The young woman offering us customer service was pleasant and upbeat. She assured us that our billing issues with her company would be promptly resolved.
When I noticed the following month that our bill continued to climb, I contacted her again. She assured me once again that, of course, she would take care of the problem right away.
It’s been three months’ worth of attempts now, and the problem still hasn’t been resolved.
I noticed something interesting in my interactions with this young woman. Her confident, positive, can-do attitude is typical of culture today. Which may seem like a good thing on the surface, but there are a couple of problems.
First, super-positive hype doesn’t necessarily mean things get done.
Second, and more importantly, the root cause of today’s über-positive attitude and overusage of superlatives is fear.
Fear that we won’t seem competent. Fear that others won’t think well of us. Fear that we’ll look lame and someone else will get the gig.
So we mask our fears and make statements like:
Why? Because our culture keeps feeding us the message,
You have to be awesome. You have to crush this (job interview, presentation, sales pitch, whatever). You must always be strong and on top of your game.
Yet NOBODY crushes it all the time.
Many times it would be more accurate to say that instead of us “crushing it,” it is crushing us—whatever “it” may be at the moment.
Job loss. Illness. Troubled marriage.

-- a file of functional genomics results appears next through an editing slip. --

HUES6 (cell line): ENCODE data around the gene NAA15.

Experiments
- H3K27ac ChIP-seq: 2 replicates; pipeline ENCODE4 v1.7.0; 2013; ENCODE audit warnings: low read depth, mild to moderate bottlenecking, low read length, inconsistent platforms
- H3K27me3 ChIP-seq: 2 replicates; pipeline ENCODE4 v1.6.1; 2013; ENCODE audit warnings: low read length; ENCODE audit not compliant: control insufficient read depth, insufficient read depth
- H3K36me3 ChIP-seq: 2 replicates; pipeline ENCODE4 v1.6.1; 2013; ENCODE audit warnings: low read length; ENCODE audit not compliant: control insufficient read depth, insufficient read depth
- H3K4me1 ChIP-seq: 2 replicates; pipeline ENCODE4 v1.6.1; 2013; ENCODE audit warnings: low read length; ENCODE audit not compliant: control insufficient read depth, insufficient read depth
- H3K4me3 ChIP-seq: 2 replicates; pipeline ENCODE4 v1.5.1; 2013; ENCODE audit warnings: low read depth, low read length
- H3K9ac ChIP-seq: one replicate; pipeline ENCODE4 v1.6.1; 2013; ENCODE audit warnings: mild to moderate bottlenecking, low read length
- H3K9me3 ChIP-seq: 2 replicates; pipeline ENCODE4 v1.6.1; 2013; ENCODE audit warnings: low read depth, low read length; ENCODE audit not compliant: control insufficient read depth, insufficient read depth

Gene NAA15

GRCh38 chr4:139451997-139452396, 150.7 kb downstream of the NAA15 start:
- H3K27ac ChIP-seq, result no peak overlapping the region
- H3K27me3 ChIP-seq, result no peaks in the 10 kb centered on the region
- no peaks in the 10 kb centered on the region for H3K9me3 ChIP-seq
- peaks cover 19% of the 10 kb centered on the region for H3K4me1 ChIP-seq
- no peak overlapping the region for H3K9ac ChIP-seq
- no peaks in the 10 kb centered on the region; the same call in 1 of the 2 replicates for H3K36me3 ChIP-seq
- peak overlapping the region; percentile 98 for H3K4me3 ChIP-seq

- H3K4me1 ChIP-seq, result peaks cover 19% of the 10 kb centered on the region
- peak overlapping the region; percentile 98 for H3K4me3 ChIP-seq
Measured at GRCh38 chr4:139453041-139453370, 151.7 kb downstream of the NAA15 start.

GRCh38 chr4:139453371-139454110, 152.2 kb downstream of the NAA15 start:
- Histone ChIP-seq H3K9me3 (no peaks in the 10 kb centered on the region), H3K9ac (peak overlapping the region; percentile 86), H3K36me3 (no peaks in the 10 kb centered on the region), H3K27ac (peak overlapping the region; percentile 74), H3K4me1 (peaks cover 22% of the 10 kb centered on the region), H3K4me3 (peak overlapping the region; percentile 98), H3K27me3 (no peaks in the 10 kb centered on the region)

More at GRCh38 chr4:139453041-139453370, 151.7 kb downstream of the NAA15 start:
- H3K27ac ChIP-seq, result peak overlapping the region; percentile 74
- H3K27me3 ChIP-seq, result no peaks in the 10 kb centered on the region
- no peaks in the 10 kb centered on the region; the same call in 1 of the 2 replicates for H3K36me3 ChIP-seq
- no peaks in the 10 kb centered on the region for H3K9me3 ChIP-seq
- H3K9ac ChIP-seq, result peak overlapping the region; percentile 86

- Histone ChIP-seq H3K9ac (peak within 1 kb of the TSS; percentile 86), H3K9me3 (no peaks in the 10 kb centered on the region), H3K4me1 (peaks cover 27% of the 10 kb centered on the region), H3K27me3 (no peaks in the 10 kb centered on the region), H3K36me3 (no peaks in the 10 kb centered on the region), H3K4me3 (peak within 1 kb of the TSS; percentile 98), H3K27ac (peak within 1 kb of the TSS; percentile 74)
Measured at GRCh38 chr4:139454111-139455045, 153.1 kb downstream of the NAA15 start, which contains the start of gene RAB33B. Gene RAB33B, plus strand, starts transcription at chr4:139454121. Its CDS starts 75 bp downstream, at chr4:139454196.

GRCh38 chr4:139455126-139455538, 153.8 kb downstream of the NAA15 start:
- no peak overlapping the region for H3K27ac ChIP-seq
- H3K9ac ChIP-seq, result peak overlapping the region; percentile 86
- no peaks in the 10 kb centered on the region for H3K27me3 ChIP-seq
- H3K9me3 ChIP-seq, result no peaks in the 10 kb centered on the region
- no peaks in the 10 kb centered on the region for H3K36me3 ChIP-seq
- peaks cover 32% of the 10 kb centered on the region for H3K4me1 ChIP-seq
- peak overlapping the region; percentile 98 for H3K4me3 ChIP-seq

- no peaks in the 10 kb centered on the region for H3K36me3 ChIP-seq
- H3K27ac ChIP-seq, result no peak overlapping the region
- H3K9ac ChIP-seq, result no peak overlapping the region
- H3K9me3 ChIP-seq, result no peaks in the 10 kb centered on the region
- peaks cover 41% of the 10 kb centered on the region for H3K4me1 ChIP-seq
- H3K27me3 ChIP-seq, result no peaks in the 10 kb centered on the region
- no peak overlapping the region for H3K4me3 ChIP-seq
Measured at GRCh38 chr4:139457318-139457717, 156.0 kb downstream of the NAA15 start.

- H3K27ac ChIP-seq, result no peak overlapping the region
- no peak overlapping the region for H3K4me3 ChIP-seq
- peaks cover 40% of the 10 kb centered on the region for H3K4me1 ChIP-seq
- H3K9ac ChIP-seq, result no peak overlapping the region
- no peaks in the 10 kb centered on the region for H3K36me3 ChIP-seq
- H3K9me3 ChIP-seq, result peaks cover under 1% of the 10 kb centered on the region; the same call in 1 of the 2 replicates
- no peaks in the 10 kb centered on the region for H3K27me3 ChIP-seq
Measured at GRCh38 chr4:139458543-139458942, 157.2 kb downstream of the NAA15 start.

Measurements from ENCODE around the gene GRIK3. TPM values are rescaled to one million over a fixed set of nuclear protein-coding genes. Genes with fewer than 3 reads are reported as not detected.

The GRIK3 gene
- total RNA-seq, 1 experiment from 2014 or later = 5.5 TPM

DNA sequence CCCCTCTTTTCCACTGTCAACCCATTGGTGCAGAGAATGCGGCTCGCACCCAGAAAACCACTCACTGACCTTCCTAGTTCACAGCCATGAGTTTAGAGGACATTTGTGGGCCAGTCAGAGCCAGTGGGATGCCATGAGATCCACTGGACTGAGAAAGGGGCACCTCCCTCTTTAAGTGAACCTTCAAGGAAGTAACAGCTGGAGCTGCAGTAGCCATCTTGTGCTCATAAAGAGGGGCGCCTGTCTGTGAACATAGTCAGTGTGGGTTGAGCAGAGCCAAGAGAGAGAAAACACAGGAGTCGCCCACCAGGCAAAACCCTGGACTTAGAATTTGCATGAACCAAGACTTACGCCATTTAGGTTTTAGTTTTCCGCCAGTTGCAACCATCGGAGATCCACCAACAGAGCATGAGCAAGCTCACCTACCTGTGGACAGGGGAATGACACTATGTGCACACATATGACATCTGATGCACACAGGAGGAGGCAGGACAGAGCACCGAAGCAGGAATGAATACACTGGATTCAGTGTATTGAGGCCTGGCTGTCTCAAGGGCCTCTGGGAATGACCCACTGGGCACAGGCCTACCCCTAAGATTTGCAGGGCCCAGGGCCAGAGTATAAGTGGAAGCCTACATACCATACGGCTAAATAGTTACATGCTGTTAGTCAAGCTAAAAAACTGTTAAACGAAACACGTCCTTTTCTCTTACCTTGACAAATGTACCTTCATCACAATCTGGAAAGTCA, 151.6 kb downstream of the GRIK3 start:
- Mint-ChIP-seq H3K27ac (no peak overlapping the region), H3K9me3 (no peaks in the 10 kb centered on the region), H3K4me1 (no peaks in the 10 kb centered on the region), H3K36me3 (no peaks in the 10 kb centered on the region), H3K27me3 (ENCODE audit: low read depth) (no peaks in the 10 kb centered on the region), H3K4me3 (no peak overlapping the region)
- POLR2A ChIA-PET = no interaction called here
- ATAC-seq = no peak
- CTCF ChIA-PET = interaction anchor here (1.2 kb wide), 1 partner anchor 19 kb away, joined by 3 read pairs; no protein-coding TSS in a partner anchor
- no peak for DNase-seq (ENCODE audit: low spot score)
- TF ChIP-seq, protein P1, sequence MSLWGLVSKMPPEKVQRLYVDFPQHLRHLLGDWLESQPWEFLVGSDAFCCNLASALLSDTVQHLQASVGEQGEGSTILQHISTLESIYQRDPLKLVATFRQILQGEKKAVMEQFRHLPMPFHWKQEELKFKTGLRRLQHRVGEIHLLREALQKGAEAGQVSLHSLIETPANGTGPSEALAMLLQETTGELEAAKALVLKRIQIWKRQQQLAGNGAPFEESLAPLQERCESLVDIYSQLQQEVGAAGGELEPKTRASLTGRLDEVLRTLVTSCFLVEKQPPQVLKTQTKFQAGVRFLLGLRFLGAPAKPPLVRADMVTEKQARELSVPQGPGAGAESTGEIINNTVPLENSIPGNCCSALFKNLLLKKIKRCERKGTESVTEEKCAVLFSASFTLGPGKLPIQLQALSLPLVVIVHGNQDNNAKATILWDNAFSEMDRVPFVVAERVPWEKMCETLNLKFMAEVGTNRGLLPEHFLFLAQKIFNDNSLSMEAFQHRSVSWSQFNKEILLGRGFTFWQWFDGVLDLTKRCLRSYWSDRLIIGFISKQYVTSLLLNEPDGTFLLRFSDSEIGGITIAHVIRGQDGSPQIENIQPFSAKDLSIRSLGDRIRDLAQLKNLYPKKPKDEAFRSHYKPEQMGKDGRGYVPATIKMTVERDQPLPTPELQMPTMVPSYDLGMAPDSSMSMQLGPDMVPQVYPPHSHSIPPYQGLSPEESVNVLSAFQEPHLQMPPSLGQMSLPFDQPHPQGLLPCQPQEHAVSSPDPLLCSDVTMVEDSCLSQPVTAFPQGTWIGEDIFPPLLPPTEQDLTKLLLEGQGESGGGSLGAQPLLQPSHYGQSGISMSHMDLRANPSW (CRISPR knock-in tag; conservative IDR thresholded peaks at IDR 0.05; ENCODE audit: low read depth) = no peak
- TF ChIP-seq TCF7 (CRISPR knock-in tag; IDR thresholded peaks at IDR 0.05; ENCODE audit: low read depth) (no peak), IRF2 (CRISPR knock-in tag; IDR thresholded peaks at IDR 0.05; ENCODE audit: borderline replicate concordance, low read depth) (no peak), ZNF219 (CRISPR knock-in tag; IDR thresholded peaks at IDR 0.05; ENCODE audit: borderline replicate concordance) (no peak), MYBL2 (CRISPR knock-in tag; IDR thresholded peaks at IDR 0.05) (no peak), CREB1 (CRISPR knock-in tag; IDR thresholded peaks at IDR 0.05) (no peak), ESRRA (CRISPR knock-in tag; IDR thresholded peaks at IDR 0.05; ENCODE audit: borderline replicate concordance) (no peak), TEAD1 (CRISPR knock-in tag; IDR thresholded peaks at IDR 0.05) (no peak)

So what do we do when life is crushing us, instead of the other way around?
We learn to rely on a strength that comes from beyond us.
“But he was pierced because of our rebellion, crushed because of our iniquities; punishment for our peace was on him, and we are healed by his wounds.” – Isaiah 53:5
Jesus was crushed for you, so you don’t have to be crushed—and so you don’t have to continually “crush it.”
He took our sins on himself and suffered in our place. He permanently paid for all our mess-ups.
You can stop trying to be perfect now.
What everyone thinks of you isn’t what matters. Succeeding at everything you undertake isn’t what matters. Being awesome isn’t what matters.
What matters is that you are loved and accepted exactly the way you are, mess-ups, shortcomings, limitations and all, by the God who created you.
That’s good news, isn’t it?
You don’t have to be Superman or Wonder Woman. You can live within your limitations. You can even tell people you’ll do your best without promising them the moon—because proving your own capabilities is not the point.
A funny thing about this new source of strength—God does his best work as a direct result of our weakness.
The apostle Paul put it this way in 2 Corinthians 12:9 (he’s quoting God):
“But he said to me, ‘My grace is sufficient for you, for my power is perfected in weakness.’ Therefore, I will most gladly boast all the more about my weaknesses, so that Christ’s power may reside in me.”
This goes beyond accepting our limitations to actually bragging about them!
By bragging about our “un-awesomeness,” we show off Jesus instead of ourselves. We make much of him. We point to where the real power in our life comes from.
Real confidence doesn’t come from having a “yeah, dude” attitude. It doesn’t come from exaggerating our abilities.
Real confidence—real strength—comes from knowing we are weak and He is strong.
How are you pressured to succeed right now?
Are you willing to boast in your weakness—and let Jesus’ power work on your behalf?